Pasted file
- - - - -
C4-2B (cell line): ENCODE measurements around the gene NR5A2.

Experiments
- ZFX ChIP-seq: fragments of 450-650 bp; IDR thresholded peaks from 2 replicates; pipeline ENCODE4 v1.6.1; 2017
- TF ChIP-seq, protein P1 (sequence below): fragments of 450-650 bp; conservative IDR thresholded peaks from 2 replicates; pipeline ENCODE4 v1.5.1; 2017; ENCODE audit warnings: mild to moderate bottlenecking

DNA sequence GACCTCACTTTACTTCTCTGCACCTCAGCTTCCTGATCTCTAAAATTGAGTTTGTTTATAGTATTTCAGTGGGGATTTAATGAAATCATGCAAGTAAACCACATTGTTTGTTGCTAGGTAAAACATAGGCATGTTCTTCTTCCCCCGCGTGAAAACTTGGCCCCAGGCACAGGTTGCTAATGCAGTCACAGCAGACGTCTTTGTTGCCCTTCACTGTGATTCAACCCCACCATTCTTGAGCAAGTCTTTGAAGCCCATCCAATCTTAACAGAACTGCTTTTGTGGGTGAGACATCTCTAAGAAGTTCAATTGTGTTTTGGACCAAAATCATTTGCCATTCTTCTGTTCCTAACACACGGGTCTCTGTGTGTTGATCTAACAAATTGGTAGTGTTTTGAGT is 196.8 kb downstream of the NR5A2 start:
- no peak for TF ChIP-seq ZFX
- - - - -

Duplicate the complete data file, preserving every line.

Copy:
C4-2B (cell line): ENCODE measurements around the gene NR5A2.

Experiments
- ZFX ChIP-seq: fragments of 450-650 bp; IDR thresholded peaks from 2 replicates; pipeline ENCODE4 v1.6.1; 2017
- TF ChIP-seq, protein P1 (sequence below): fragments of 450-650 bp; conservative IDR thresholded peaks from 2 replicates; pipeline ENCODE4 v1.5.1; 2017; ENCODE audit warnings: mild to moderate bottlenecking

DNA sequence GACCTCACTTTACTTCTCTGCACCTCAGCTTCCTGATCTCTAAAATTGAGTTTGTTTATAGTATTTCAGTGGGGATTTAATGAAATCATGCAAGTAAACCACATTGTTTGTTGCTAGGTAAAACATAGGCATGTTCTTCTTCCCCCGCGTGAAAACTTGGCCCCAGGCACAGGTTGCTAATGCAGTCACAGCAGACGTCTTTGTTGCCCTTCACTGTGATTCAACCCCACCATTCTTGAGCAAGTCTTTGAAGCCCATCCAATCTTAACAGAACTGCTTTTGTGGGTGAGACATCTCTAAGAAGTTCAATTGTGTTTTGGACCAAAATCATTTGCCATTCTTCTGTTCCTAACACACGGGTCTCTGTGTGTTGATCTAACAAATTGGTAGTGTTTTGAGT is 196.8 kb downstream of the NR5A2 start:
- no peak for TF ChIP-seq ZFX